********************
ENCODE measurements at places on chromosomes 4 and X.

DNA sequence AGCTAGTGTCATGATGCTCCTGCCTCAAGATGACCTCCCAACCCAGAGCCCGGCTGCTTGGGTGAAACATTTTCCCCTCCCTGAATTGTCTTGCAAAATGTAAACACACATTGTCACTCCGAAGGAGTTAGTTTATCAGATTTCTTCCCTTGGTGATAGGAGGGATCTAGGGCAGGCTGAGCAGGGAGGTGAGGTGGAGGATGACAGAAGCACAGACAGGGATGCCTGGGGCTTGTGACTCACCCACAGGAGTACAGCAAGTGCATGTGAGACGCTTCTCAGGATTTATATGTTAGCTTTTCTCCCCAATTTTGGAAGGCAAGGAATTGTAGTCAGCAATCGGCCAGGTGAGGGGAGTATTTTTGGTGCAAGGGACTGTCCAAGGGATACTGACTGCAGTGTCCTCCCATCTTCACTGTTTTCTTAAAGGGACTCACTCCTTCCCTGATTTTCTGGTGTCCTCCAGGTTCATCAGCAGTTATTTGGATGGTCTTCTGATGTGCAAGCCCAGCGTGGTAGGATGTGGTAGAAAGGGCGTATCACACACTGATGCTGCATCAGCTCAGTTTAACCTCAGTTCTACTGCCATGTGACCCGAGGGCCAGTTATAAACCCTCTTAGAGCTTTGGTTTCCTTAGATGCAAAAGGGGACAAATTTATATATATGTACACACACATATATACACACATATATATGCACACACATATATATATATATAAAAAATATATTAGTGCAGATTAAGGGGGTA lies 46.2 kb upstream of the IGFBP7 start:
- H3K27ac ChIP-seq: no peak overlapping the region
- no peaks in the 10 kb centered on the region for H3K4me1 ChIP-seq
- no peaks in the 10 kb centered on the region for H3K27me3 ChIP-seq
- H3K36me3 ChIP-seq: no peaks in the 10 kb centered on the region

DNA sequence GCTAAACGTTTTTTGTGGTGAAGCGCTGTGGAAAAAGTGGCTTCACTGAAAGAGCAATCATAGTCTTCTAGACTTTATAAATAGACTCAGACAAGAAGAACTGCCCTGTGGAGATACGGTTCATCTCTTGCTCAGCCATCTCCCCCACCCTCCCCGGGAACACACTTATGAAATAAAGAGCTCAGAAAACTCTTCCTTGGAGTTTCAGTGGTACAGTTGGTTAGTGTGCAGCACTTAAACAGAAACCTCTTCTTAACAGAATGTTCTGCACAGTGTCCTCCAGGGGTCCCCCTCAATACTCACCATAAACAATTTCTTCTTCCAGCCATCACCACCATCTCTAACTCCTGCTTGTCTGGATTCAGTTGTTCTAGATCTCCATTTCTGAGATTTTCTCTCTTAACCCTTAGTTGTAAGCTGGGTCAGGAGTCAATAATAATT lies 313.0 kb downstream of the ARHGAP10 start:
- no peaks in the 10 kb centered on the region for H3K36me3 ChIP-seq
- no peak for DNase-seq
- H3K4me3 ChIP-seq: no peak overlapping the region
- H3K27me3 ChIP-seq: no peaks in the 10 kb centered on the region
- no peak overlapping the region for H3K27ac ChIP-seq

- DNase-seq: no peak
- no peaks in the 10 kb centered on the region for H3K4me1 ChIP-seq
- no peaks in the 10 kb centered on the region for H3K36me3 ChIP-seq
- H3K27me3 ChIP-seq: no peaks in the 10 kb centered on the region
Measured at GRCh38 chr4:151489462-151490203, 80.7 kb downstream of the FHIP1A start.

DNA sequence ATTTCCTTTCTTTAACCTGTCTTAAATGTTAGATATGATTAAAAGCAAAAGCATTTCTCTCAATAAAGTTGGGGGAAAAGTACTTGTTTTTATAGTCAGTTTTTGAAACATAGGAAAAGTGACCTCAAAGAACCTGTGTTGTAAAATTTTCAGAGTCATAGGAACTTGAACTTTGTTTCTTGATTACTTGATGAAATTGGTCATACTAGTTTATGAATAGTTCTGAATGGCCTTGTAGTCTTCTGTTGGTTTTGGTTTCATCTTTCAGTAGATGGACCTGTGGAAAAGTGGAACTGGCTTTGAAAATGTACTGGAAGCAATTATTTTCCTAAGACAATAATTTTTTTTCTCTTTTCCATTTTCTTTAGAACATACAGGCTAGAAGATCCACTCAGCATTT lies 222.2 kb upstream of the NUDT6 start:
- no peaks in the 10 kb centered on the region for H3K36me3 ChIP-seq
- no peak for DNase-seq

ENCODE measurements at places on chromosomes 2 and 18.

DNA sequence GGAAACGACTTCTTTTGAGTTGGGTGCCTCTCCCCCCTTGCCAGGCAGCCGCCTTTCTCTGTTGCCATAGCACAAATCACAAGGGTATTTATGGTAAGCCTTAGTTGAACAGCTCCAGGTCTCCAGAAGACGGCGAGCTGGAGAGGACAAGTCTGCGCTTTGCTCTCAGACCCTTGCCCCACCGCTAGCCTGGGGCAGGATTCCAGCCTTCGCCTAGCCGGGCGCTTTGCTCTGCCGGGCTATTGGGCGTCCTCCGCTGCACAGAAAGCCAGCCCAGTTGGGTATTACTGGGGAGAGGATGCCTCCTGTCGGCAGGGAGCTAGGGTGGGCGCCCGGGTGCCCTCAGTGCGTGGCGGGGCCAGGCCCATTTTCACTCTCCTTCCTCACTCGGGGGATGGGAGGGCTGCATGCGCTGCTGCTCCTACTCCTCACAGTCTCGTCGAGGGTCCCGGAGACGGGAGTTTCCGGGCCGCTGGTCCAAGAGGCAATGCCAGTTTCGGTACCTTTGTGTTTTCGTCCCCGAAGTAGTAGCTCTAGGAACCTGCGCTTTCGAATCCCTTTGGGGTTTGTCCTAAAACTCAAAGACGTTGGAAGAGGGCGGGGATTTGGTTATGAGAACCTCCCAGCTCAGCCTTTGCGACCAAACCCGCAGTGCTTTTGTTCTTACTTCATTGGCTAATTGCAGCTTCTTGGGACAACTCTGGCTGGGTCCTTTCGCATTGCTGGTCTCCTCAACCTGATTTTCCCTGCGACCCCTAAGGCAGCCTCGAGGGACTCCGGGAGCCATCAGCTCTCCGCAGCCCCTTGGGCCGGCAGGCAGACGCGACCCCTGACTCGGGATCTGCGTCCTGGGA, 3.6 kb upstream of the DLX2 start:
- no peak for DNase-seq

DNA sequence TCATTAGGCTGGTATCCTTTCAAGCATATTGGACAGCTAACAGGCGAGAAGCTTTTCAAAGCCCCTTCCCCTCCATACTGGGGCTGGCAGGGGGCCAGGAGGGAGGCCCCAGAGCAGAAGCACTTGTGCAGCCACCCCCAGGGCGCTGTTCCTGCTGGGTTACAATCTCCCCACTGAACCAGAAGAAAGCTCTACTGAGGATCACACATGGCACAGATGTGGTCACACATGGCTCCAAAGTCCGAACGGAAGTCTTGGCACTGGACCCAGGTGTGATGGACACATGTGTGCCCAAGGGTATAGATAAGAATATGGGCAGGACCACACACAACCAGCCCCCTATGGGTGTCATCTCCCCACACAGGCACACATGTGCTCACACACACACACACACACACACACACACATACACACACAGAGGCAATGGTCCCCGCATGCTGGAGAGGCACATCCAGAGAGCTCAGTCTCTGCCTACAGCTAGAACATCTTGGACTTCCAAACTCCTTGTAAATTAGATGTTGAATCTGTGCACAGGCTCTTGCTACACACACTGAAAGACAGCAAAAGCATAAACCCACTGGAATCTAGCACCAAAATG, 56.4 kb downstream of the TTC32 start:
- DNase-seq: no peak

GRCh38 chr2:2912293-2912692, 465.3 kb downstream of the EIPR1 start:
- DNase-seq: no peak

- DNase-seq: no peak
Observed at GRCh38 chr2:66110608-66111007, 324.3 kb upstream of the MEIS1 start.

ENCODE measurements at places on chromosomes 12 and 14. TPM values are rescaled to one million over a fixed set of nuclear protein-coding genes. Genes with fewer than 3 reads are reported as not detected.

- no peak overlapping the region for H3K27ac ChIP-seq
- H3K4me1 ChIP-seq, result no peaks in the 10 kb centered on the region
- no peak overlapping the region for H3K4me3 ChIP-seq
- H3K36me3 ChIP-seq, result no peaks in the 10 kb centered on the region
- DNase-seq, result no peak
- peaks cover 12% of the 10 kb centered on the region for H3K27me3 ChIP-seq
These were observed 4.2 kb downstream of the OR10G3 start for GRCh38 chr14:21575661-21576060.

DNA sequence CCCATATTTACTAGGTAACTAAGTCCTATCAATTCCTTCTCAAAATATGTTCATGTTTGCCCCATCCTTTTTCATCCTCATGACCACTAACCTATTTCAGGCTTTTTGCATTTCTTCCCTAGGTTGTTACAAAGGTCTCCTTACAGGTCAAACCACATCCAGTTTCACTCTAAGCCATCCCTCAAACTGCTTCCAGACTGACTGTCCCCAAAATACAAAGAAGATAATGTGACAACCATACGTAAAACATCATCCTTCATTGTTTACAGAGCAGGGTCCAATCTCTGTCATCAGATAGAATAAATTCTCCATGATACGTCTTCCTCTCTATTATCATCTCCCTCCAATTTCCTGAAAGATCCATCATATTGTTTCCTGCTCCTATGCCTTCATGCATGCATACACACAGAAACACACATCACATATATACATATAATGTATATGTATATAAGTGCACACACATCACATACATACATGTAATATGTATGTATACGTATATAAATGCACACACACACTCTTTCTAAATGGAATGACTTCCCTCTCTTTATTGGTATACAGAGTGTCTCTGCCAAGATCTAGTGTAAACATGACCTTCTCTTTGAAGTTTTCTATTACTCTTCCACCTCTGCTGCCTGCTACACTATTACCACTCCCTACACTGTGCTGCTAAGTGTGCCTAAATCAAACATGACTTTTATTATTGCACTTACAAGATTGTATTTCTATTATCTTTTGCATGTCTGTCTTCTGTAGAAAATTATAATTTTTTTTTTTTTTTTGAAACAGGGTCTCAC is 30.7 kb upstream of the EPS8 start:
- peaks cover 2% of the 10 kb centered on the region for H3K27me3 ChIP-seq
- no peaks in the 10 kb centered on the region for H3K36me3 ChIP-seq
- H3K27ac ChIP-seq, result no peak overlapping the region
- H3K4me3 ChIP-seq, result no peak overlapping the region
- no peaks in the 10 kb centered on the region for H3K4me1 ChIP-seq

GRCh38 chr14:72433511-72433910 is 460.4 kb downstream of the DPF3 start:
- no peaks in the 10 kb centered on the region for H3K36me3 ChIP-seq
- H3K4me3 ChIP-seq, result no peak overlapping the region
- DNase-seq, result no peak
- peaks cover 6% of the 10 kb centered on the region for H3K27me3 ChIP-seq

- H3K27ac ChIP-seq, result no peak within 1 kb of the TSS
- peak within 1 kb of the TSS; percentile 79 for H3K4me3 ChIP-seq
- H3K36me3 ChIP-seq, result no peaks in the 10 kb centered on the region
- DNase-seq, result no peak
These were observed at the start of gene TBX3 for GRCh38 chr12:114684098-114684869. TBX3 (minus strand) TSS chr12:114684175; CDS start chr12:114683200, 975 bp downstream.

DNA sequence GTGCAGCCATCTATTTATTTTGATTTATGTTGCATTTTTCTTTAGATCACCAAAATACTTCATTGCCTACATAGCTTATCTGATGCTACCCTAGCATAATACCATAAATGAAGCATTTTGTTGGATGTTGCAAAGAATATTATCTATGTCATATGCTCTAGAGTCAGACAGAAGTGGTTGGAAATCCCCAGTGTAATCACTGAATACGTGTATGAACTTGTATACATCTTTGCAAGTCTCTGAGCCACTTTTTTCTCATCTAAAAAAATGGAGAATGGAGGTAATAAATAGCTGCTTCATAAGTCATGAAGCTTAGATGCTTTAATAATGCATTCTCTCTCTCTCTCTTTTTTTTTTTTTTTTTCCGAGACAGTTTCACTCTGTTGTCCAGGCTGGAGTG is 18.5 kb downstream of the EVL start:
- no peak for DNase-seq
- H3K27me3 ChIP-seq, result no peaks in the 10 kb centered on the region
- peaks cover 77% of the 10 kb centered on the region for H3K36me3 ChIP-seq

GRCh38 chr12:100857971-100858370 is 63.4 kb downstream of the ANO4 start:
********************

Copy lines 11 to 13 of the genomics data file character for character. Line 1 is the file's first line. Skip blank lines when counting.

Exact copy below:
- H3K27me3 ChIP-seq: no peaks in the 10 kb centered on the region
- no peak overlapping the region for H3K27ac ChIP-seq

- DNase-seq: no peak